Gertrude Lamfrom was born on March 6th, 1924, in the city of Augsburg, Germany. The first few years of her life were peaceful and comfortable, with money no issue as her family owned a thriving shirt factory. The issue was the fact that the Lamfroms were Jews. The factory was seized as the Nazis tightened their stranglehold on the nation, and the family fled the country in 1937. The Lamfroms settled in Portland, Oregon, not far from the Columbia river, namesake of the brand she and her family would establish and build into a titan of the performance apparel industry.
But Gert herself never really intended to run an empire of outerwear and outdoor gear. It was the untimely death of her husband, Joseph “Neal” Boyle, that thrust her into the role she would come to fill so perfectly. In 1938, Gert’s parents purchased a small millinery company which they named the Columbia Hat Company. Neal had taken over the company in 1964 after the death of his father-in-law, Gert’s dad Paul. Then, in 1970, Neal died suddenly at the age of 47.
Gert became president of the company now called Columbia Sportswear — they had begun producing apparel beyond hats in the early 1960s — and would remain in that role until 1988, and she served as head of the board from 1983 until her death on November 3, 2019. When Gert took over Columbia, with assistance from her son Timothy, who would take over as president of the company in 1988, annual sales were around $800,000 and the company was facing bankruptcy.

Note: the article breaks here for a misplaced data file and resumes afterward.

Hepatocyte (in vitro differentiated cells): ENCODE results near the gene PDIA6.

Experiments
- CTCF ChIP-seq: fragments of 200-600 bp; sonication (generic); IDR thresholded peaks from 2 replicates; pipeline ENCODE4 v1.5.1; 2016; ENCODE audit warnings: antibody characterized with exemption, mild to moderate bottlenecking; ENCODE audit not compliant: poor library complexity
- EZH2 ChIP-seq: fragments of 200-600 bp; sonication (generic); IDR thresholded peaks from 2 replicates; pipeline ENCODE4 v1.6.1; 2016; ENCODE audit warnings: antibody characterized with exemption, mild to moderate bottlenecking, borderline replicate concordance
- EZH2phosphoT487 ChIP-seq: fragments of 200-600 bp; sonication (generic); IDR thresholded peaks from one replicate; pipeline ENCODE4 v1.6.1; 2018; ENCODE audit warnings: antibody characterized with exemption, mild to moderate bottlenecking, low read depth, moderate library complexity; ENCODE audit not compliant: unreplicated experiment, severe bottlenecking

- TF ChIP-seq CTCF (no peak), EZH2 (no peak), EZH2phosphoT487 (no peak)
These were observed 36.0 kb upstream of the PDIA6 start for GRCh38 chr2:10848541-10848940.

Thanks in large part to Gert’s guidance, Columbia enjoyed tremendous growth over the ensuing decades. By the late 1980s, the company saw annual sales near $20 million, and by the late 1990s, sales had passed $355 million each year. In 2018, Columbia, now a public company and parent of brands including Sorel and Mountain Hardware, saw sales of over $2.8 billion.
For many people, Columbia will always be associated with Gert thanks to the “Tough Mother” television commercials that began running in 1984. In the ads, a deadpan Gert puts her adult son Tim through all manner of trying feats as they test out their company’s products in the field. Not only did the highly successful ads propel sales growth, but they also cemented Gert’s reputation as a no-nonsense, tough love figure.
This persona was largely a bluff, as at heart Gert was a warm and loving person and a noted philanthropist. Alongside her legacy as the head of Columbia Sportswear, she will be remembered as a major supporter of the Special Olympics and a major donor to the Knight Cancer Institute. Gert Boyle was 95.